Out of all the winners (and losers) in the 26 competitive categories at the 2019 Tony Awards, 24 stand out as particularly noteworthy when considered in the context of history. So what were this year’s most interesting facts, records and milestones? Check out the complete list of winners here.
Rob Howell is the first person to have won multiple design awards in the same night since Bob Crowley back in 2007. That year Crowley won Best Scenic Design of a Play (with Scott Pask) for “The Coast of Utopia” and Best Scenic Design of a Musical for “Mary Poppins.” This year Howell won Best Costume Design of a Play and Best Scenic Design of a Play, both for “The Ferryman.”
Bob Mackie (“The Cher Show”) is the first person to win Best Costume Design in a Musical for a show that wasn’t nominated for Best Musical or Best Musical Revival since Tim Chappel and Lizzy Gardiner for “Priscilla Queen of the Desert” back in 2011.
Fitz Patton (“Choir Boy”) is the first person to have won Best Sound Design of a Play for a closed show since Gregory Clarke for “Equus” in 2009.
Jessica Paz (“Hadestown”) is not only the first female sound designer to have ever received a Tony nomination, but also a win. She shared the award with her co-sound designer, Nevin Steinberg.
Neil Austin (“Ink”) is the first person to win Best Lighting Design of a Play two years in a row. He won last year for “Harry Potter and the Cursed Child,” and he won another time before that, for “Red” in 2010.
Sergio Trujillo (“Ain’t Too Proud”) is the first Latinx winner for Best Choreography. “Ain’t Too Proud” is also the second consecutive production playing at the Imperial Theatre to have won this award following Justin Peck for “Carousel” last year.
Celia Keenan-Bolger (“To Kill a Mockingbird”) is the first performer to win Best Featured Actress in a Play for a show that wasn’t nominated for Best Play or Best Play Revival since Angela Lansbury for “Blithe Spirit” back in 2009.
At the age of 87, Elaine May (“The Waverly Gallery”) is now the second oldest performer to have won a Tony Award for acting. That record is still held by Cicely Tyson, who won at the age of 88 for “The Trip to Bountiful” in 2013.
At the age of 73-years-and-five-months, André De Shields (“Hadestown”) is now the second oldest Tony winner for Best Featured Actor in a Musical. That record is still held by the late Dick Latessa, who won at the age of four months older when he won for “Hairspray” in 2003.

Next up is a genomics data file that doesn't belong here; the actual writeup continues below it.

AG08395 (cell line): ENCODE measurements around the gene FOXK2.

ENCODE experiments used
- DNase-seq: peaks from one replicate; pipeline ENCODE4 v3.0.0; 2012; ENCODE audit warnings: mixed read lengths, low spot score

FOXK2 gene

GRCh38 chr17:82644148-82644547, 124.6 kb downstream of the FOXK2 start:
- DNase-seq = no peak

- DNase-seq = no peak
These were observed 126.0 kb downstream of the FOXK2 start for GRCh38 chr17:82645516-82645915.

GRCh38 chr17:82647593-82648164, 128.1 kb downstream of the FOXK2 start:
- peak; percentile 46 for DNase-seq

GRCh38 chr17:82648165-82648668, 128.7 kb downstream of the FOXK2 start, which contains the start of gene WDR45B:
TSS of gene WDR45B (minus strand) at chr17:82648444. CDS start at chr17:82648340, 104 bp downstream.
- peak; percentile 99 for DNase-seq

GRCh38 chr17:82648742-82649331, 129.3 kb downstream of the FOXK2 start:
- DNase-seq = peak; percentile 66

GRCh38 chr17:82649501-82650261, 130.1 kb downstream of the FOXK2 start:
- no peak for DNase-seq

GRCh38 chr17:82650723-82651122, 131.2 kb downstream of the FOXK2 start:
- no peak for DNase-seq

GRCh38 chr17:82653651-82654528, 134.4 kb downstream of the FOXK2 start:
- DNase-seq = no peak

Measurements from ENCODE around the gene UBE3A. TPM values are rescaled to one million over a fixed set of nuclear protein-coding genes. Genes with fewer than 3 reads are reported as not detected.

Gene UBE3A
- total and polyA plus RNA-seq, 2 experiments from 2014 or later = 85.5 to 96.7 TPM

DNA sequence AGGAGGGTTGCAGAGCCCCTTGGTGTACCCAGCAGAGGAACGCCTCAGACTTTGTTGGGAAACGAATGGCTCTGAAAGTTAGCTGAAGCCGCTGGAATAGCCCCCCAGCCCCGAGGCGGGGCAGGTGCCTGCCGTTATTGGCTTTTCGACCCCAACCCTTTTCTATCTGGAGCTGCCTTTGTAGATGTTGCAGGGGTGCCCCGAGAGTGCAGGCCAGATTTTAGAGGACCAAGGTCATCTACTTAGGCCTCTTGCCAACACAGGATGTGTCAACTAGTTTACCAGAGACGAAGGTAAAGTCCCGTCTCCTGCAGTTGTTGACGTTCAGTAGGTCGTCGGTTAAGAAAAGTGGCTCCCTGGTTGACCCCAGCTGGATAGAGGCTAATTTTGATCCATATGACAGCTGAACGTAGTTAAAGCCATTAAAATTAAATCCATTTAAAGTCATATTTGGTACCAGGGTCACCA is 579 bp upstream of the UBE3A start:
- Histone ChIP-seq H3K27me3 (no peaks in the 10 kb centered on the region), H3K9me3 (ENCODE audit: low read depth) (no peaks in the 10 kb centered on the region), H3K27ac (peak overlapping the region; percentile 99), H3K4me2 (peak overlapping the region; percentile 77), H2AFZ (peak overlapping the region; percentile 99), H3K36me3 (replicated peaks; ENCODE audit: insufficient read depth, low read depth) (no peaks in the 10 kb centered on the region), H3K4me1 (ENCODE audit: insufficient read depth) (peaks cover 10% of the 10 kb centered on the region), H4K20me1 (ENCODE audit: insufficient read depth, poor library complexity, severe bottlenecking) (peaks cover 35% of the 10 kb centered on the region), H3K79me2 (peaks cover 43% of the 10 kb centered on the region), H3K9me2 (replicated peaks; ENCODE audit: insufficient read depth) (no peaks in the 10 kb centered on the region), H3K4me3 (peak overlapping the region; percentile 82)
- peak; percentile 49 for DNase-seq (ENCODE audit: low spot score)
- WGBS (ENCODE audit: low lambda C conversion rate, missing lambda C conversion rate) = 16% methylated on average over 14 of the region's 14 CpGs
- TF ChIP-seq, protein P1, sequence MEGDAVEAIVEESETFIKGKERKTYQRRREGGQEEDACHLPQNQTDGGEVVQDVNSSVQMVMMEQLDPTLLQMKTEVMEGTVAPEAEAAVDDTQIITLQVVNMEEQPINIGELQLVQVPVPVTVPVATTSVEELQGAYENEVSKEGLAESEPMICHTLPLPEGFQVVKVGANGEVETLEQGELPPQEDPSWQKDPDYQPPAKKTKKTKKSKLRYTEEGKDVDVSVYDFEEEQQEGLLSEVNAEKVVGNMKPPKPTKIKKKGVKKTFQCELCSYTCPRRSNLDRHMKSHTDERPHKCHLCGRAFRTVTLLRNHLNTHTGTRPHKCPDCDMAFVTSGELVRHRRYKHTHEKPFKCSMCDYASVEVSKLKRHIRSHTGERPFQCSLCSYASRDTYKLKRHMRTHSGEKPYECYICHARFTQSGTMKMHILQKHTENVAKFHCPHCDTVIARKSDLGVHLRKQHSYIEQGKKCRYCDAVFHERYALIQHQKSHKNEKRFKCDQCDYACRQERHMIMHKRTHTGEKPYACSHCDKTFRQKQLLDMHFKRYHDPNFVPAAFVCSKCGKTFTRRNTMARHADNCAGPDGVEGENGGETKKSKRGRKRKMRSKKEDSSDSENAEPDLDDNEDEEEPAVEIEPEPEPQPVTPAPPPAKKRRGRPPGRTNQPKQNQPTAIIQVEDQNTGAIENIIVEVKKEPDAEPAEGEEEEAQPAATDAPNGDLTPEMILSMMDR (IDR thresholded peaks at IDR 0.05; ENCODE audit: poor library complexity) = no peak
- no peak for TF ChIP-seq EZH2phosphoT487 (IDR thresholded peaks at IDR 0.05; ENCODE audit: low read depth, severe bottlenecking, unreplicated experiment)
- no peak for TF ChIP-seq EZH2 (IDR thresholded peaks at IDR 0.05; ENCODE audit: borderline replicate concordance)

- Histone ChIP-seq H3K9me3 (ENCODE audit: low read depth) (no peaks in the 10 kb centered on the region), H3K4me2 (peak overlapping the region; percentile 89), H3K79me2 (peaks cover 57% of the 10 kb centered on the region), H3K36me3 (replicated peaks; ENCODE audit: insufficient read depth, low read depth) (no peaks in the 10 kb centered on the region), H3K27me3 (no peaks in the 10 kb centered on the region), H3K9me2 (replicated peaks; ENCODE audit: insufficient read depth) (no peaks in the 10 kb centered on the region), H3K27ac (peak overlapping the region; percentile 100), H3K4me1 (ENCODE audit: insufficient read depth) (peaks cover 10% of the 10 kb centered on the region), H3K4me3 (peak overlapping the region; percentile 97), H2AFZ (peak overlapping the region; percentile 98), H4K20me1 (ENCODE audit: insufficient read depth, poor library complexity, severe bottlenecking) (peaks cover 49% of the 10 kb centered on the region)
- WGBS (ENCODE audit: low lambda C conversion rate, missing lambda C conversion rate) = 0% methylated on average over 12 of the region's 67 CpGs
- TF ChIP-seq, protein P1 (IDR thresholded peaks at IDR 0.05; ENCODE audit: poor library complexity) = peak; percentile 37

Rachel Chavkin (“Hadestown”) is now the fourth woman to win Best Direction of a Musical. The first three were Julie Taymor for “The Lion King” in 1998, Susan Stroman for “The Producers” in 2001, and Diane Paulus for “Pippin” in 2013.
Ali Stroker (“Oklahoma!”) is not only the first disabled performer to have ever received a Tony nomination, she’s also the first a win. She is also the third person this past decade to win Best Featured Actress in a Musical for a Rodgers & Hammerstein show, following Ruthie Ann Miles for “The King and I” in 2015 and Lindsay Mendez for “Carousel” last year.
“The Boys in the Band” is the third production this past decade to win Best Play Revival and nothing else. “Skylight” in 2015 and “Jitney” in 2017 did the same.
Sam Mendes (“The Ferryman”) is now the fifth person to have won both an Oscar and a Tony for directing. He won the Oscar for “American Beauty” (1999) and now he’s the champ for Best Direction of a Play for “Ferryman.” Perhaps surprisingly, the theater vet had never won a directing Tony before. His four other Tonys have been for producing. The first four to win Oscar and Tony directing prizes were Elia Kazan, Jerome Robbins, Mike Nichols and Bob Fosse. Coincidentally, Fosse won his Oscar for the 1972 film adaptation of “Cabaret” while Mendes was Tony-nominated for co-directing (with Rob Marshall) the 1998 Broadway revival of that same musical.